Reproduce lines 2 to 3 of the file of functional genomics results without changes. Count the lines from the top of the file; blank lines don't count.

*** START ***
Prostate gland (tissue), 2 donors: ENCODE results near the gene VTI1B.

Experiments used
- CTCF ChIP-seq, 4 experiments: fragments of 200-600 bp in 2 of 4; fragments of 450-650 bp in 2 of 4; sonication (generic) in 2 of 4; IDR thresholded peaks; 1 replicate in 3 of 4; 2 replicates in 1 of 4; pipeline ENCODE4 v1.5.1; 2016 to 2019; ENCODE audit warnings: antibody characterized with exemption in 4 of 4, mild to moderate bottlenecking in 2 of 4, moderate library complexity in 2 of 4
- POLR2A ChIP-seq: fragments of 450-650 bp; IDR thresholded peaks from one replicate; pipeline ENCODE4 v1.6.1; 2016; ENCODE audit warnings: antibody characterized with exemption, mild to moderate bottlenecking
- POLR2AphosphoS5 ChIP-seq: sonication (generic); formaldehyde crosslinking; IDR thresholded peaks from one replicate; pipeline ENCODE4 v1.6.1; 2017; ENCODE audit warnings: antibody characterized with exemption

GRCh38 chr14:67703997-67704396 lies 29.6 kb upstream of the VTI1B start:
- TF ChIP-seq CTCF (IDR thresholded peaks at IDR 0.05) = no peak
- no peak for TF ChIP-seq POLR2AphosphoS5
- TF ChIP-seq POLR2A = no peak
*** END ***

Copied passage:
Experiments used
- CTCF ChIP-seq, 4 experiments: fragments of 200-600 bp in 2 of 4; fragments of 450-650 bp in 2 of 4; sonication (generic) in 2 of 4; IDR thresholded peaks; 1 replicate in 3 of 4; 2 replicates in 1 of 4; pipeline ENCODE4 v1.5.1; 2016 to 2019; ENCODE audit warnings: antibody characterized with exemption in 4 of 4, mild to moderate bottlenecking in 2 of 4, moderate library complexity in 2 of 4